I have to admit that I am confused about inflation. I understand that the generally accepted idea is that inflation is a condition where prices are generally increasing or alternatively stated, the dollar has less buying power. That part isn’t confusing. The confusing part probably has to do with how our government measures inflation and especially how the media talks about it.
Prices have been going up forever and we weren’t screaming about inflation. Is it inflation only when grocery and gas prices increase or are we just screaming now to cover failures in business planning?
If you look at what things cost over the last decade, it seems true that most things cost more and some things cost a lot more.
A friend that has a daughter with Type 1 diabetes told me that the vial of insulin that used to cost $5 now costs $300. Was that viewed as inflation?
College tuition has been galloping along at a fantastic pace. U.S. Census, Bureau of Labor Statistics and National Center for Education Statistics data and found that from 1980 to 2019, college costs increased by 169%. Was that inflation?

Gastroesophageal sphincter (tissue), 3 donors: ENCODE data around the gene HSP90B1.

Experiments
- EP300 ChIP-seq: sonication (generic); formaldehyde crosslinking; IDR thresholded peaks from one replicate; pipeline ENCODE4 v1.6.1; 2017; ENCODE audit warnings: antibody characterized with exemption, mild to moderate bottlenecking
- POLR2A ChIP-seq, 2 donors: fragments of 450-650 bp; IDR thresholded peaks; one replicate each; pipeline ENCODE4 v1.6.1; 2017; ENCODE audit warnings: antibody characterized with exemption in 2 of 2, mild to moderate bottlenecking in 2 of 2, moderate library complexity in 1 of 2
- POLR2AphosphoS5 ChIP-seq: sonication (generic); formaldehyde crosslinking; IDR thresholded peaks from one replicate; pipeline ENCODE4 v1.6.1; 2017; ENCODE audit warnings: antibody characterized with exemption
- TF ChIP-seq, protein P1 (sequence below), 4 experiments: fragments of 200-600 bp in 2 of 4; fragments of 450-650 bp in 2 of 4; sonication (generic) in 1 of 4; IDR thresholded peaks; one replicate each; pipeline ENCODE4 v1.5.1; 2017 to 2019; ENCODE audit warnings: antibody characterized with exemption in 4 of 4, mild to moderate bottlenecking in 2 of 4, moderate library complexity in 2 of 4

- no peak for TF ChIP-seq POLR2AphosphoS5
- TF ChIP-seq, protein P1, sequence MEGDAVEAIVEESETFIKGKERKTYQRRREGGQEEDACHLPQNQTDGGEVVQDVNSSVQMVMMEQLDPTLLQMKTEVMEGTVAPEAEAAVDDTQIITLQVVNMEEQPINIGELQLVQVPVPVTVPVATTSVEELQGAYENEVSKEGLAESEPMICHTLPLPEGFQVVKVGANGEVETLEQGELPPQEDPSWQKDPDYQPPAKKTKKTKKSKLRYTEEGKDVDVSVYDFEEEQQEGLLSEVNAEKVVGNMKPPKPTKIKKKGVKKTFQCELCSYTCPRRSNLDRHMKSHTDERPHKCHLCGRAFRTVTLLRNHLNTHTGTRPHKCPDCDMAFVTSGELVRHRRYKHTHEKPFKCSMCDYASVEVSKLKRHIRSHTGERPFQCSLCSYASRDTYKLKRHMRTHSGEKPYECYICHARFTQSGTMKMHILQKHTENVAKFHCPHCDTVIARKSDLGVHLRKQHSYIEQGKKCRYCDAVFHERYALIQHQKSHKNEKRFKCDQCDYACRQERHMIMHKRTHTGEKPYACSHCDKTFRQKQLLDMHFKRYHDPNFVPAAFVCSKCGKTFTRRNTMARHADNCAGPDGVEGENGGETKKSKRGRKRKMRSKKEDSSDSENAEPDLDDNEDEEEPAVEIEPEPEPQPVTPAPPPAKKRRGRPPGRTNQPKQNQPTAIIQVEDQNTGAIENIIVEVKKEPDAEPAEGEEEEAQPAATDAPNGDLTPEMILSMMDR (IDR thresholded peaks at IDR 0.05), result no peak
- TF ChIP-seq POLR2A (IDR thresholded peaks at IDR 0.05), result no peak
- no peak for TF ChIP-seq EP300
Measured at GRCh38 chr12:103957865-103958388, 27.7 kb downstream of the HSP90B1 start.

My property taxes have doubled since I have owned this house (about 20 years). Is that inflation?
What about when a CEO gets a compensation package that hundreds of times more than his average workers salary?
When I got a raise and my employer had to pay more for my services, was that inflation? When the shares in a company I own double in price is that inflation to the person who I sell them to? It’s not inflation to me; I just doubled my investment.
When the grocer gets twice as much for the same pound of beef, is he seeing inflation like I am, or has he just secured his profit margins?
It also seems that using year over year numbers isn’t helping much. Last year was a near depression due to pandemic shutdowns. Everything was discounted to get folks to get out of their houses and buy stuff. Fast forward a year and folks are spending like crazy.
Should we expect prices to stay the same? Has anybody suggested looking at inflation over a two- or three-year period rather than year over year? No. Why not? Maybe the big scary numbers make better headlines! Maybe it’s easier to hide real price-gouging behind big scary numbers.
It certainly is to some folks’ advantage to scream about inflation while they raise prices and we all blame the “economy.” But why are so many things that aren’t in higher demand or in short supply going up in price?
We have lots of academic economists in the area. Can The Times please bring some of these experts in and go deeper into this issue so that we can better understand what’s going on.